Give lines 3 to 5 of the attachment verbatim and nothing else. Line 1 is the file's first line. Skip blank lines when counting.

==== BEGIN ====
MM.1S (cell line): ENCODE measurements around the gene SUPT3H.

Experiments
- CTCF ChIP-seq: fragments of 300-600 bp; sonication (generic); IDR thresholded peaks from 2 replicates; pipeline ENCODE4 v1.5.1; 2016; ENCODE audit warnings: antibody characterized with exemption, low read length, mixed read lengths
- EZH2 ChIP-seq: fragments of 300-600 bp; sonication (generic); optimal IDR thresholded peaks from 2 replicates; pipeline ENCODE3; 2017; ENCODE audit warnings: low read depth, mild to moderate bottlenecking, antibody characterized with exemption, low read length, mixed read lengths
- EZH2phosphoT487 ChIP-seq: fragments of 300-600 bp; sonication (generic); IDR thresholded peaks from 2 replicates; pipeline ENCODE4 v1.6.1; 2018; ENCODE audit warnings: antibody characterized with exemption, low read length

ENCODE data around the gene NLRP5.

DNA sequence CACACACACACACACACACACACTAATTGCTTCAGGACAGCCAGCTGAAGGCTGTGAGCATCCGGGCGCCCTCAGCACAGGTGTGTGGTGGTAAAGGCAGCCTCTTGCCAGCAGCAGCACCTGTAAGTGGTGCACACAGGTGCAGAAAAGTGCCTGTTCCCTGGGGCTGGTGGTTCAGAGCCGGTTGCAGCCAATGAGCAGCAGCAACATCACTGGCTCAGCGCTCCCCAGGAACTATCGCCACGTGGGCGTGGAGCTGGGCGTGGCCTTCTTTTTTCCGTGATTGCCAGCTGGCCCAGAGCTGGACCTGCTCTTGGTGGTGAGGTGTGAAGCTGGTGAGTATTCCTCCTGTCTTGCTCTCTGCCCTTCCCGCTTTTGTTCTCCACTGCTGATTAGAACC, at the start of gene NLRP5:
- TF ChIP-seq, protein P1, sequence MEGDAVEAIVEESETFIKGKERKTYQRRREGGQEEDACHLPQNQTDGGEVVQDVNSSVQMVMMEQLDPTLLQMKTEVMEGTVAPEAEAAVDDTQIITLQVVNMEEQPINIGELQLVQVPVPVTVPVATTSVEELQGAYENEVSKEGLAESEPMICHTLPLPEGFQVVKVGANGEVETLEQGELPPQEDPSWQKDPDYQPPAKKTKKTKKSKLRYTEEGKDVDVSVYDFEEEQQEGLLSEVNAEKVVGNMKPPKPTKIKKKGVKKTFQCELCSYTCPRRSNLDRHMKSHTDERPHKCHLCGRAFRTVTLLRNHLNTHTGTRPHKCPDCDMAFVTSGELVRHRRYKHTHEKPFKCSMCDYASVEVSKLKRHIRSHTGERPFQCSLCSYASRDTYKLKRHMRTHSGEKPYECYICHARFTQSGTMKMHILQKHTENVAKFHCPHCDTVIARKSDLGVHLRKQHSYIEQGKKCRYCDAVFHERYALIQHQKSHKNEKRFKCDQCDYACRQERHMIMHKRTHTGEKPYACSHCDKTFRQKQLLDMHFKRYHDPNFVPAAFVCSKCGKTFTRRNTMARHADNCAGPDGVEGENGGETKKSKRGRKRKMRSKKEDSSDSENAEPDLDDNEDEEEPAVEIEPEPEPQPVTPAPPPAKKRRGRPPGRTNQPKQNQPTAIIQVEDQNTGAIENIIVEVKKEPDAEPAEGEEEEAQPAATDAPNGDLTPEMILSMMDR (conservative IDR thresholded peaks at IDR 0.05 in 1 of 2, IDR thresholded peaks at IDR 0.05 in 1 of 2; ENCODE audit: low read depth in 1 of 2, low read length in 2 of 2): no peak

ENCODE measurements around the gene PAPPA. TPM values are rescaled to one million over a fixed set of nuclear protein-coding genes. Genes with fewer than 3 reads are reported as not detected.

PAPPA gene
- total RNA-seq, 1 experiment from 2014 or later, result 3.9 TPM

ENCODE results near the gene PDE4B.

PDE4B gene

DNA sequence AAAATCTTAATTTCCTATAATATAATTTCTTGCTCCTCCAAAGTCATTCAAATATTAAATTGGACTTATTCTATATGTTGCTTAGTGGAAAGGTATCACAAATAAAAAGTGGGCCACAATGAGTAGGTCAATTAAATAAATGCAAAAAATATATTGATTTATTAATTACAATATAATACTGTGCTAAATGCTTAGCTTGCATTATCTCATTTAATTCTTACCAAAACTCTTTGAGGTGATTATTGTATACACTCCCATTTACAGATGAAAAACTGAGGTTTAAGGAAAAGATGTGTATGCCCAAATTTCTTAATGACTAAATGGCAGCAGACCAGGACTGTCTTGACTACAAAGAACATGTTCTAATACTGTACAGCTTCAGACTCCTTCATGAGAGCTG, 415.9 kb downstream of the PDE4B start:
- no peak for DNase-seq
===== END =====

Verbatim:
- CTCF ChIP-seq: fragments of 300-600 bp; sonication (generic); IDR thresholded peaks from 2 replicates; pipeline ENCODE4 v1.5.1; 2016; ENCODE audit warnings: antibody characterized with exemption, low read length, mixed read lengths
- EZH2 ChIP-seq: fragments of 300-600 bp; sonication (generic); optimal IDR thresholded peaks from 2 replicates; pipeline ENCODE3; 2017; ENCODE audit warnings: low read depth, mild to moderate bottlenecking, antibody characterized with exemption, low read length, mixed read lengths
- EZH2phosphoT487 ChIP-seq: fragments of 300-600 bp; sonication (generic); IDR thresholded peaks from 2 replicates; pipeline ENCODE4 v1.6.1; 2018; ENCODE audit warnings: antibody characterized with exemption, low read length